Monday, January 14, 2013

Survival Alert: India’s Human Zoo and Why It Must Be Stopped

Human-hunting safaris degrade the humanity of tourists and Jawara Tribe alike.
Jarawa tribal people of India
Jarawa tribal people of India have lived for centuries by hunting and gathering; currently, their way of life is being threatened by tourist incursions.
Expectant visitors to India’s Andaman Islands have every right to anticipate an archipelago surrounded by crystal waters, a stunning coastline and inlands brimming with fertile forests. But do they have the right to expect an itinerary that includes a “human safari”? 
Sadly, a human rights scandal has engulfed the Islands after unscrupulous tour operators were found to be exploiting the Jarawa tribe, by taking hundreds of tourists through their reserve to stare at them. Some operators even made members of the tribe dance in return for sweets and biscuits.

Survival International originally exposed the outrage in 2010. More recently, a U.K. journalist obtained video footage confirming that the notorious practice of human safaris was still happening—and that officials were intimately involved.
The Jarawa’s ancestors are thought to have been part of the first successful human migrations out of Africa more than 55,000 years ago. They hunt pig and monitor lizard, fish with bows and arrows, and gather seeds, berries and honey. They are also nomadic, living in bands of 40 to 50 people. It was only in 1998 that some Jarawa started coming out of their forest to visit nearby settlements for the first time.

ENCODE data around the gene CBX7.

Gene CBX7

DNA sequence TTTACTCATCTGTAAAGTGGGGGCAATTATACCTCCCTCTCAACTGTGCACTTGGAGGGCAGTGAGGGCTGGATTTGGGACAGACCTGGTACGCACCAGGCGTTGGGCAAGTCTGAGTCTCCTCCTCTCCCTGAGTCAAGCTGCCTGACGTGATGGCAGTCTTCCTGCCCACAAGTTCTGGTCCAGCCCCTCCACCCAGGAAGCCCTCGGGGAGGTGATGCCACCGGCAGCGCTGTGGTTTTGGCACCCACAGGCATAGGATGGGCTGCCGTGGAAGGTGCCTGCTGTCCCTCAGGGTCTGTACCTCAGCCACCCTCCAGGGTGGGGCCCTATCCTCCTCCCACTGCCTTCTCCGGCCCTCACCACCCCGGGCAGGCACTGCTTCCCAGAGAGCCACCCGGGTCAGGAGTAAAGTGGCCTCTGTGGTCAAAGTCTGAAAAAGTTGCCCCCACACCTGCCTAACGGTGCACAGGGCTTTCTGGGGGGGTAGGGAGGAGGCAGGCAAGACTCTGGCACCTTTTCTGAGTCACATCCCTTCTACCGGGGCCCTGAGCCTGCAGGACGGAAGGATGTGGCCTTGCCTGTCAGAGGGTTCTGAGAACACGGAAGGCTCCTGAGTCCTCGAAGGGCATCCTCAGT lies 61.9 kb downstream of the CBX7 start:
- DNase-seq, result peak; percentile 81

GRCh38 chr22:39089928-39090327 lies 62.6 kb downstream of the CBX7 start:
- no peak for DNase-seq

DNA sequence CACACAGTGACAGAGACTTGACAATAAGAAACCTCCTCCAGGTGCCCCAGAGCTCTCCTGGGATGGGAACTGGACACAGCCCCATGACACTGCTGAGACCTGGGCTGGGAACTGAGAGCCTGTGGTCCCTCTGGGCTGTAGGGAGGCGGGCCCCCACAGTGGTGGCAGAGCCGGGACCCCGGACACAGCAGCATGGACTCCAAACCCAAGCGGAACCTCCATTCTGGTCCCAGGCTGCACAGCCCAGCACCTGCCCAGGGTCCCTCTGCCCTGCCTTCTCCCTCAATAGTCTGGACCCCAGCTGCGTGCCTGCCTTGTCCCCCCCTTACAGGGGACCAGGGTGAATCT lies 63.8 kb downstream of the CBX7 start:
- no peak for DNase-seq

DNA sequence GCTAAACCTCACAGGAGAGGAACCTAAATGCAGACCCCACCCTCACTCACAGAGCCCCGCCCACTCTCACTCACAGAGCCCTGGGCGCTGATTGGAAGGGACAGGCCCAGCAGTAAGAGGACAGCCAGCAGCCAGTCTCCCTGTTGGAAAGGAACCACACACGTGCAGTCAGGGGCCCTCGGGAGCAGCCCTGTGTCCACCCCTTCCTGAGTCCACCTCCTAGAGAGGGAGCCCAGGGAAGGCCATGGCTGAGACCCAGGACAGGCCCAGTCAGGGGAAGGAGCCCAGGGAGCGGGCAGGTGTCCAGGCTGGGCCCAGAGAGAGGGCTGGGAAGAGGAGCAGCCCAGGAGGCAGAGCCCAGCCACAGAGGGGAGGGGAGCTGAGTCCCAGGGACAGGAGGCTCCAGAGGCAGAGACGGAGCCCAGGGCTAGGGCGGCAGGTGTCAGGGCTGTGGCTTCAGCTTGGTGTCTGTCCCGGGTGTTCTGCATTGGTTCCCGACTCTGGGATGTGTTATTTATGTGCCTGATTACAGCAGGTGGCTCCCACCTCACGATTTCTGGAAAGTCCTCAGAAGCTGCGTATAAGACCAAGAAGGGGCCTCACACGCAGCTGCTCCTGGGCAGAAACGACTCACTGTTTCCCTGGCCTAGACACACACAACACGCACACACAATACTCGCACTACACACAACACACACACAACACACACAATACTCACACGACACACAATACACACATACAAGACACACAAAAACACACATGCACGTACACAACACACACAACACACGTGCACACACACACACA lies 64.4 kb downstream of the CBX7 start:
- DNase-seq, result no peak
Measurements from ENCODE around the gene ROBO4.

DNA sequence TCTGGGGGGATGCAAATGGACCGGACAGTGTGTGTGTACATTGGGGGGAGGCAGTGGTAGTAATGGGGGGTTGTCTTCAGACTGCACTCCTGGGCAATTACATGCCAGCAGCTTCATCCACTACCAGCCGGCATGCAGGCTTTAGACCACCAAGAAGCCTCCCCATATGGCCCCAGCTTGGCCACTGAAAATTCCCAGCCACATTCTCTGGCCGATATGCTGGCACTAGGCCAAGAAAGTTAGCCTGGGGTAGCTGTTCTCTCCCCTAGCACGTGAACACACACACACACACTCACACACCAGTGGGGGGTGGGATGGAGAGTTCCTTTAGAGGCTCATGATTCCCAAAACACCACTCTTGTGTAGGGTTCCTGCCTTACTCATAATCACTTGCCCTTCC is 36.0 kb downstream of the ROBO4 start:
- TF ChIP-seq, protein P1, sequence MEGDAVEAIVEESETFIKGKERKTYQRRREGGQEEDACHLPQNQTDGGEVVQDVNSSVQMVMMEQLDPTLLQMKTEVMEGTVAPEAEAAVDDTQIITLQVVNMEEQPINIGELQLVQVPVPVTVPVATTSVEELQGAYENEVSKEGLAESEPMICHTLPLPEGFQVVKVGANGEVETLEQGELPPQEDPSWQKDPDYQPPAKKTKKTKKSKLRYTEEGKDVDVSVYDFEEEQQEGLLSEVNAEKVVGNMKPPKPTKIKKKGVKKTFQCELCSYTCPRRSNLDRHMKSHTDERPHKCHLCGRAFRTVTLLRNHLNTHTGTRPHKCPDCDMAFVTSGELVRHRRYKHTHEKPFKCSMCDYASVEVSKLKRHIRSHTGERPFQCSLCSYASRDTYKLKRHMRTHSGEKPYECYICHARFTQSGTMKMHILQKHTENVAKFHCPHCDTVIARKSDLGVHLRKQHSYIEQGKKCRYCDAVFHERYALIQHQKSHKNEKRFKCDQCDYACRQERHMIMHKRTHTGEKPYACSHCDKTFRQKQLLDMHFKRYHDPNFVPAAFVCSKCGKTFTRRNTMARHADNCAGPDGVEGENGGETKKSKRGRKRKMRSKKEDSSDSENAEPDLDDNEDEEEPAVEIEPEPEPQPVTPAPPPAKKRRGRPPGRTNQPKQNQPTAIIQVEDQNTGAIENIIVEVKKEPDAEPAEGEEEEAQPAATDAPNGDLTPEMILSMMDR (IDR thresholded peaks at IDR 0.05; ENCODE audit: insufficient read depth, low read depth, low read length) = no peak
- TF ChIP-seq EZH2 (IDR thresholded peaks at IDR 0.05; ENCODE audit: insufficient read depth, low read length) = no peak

In recent years, the tribe, which numbers around 400 people, has been treated like animals in a zoo. Many tourists were specifically told by operators to attend the tours with fruits and biscuits, which they then used to attract tribespeople to the vehicles, in order to take photos and videos.

One tourist commented, “It was like a safari, we were looking for wild animals—Jarawa tribals to be specific.”
The Andaman Trunk Road cuts directly through the Jarawa’s territory.
Unwelcome intrusions into the Jarawa’s lives first began in the 1970s, when the Indian government forced a road, known as the Andaman Trunk Road, through their territory. Workers were met with a hail of arrows. They continued, nevertheless, to ignore this obvious hostility from the tribe, some of whom died defending their land against the settlers. 

Today, that same road brings hundreds of commuters and tourists to the heart of the reserve. Sadly, many of the visitors who drive along it view the Jarawa as exotic curiosities or sex objects.

But there is still hope for the Jarawa tribe. The campaign has already seen important successes—the government abandoned its disastrous plans to forcibly settle the Jarawa. Intense media pressure in the wake of the shocking video of the Jarawa women means that the government is more likely to listen to those who care.

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